Margaret Cho: I think, honestly, it is more of a personal issue, and what suits the individual. For me and my partner it is a great set up. We have been through a lot, and we have laughed through a lot and for many, many years now, and it just really works for us. However, obviously it doesn’t work for everyone. I think it boils down to feeling secure, and understanding each other, and the dynamic of the situation.

EDGE: You are amazing on ’Drop Dead Diva,’ and you recently released a web series over the summer entitled ’In Transition’. Is acting second to your comedy, or can’t you compare them?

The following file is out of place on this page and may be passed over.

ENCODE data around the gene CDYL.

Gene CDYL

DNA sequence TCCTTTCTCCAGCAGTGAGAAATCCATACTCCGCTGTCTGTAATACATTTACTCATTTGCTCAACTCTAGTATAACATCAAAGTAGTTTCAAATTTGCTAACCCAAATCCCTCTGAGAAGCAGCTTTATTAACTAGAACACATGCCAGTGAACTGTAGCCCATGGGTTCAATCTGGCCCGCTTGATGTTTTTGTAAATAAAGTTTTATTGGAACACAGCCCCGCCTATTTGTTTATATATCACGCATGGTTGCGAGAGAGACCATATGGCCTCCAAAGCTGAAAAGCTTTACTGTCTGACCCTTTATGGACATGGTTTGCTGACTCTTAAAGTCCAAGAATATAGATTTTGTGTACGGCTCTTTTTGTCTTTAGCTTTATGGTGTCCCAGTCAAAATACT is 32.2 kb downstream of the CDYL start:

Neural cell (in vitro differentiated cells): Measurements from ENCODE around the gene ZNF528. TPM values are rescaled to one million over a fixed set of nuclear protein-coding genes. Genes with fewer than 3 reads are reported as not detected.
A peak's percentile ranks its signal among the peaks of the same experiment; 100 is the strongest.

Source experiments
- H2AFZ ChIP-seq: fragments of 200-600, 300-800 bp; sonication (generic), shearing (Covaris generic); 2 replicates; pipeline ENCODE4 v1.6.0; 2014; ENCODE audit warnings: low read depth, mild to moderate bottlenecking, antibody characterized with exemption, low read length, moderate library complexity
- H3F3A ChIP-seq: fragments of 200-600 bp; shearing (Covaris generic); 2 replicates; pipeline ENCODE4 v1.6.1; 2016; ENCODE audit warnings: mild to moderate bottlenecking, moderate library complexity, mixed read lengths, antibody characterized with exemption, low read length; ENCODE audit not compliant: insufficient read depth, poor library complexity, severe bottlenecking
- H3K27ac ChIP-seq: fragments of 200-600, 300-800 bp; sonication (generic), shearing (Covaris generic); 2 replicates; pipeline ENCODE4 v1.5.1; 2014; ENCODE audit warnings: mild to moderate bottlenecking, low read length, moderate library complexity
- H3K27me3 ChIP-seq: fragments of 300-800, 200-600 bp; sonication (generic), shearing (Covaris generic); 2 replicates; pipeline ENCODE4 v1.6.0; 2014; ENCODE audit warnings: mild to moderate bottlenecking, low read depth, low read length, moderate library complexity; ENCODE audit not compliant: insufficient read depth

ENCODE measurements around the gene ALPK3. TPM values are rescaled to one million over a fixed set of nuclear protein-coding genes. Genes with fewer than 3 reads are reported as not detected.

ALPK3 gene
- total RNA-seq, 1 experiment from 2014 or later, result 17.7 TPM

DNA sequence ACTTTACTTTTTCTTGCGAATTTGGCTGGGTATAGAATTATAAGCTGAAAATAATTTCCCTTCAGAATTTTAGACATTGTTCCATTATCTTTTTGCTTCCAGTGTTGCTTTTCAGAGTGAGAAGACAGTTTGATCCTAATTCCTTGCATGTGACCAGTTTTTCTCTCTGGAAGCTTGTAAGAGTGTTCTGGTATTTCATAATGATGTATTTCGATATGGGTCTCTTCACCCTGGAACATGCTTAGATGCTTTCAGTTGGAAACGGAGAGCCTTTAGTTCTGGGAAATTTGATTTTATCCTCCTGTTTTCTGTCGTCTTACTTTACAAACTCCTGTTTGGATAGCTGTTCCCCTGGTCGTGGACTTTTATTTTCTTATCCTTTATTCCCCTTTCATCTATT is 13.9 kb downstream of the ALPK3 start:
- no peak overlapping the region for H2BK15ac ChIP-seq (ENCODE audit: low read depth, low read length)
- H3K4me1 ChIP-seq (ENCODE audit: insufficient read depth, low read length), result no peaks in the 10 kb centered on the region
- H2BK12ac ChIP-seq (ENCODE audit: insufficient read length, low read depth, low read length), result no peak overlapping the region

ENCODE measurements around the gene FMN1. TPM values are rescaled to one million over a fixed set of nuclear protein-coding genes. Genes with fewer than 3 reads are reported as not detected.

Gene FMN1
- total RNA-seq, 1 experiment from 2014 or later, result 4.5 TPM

Margaret Cho: I think they are different, but I really enjoy the comedy more than anything. That said, I do love acting! It is a lot of fun, and it is always a very interesting project to be involved in somebody else’s writing and seeing it come alive. However, I will always be a stand-up comedienne; with acting you are dependent on others writing and funding, and who is getting paid, whereas with comedy I am in control. It’s down to me.

EDGE: You starred in ’Face Off’, which is something of a cult movie, what was that experience like?

Margaret Cho: Oh my god it was so much fun! There were an army of extras that act as your stunt doubles and they were very elite athletes, and they are also your doppelgangers, which is so weird! And there was a weird thing where you would do a scene and then your double would do a scene, which was really surreal. So yeah, action movies are certainly an experience, they are very cool.


Margaret Cho  

Inspiration?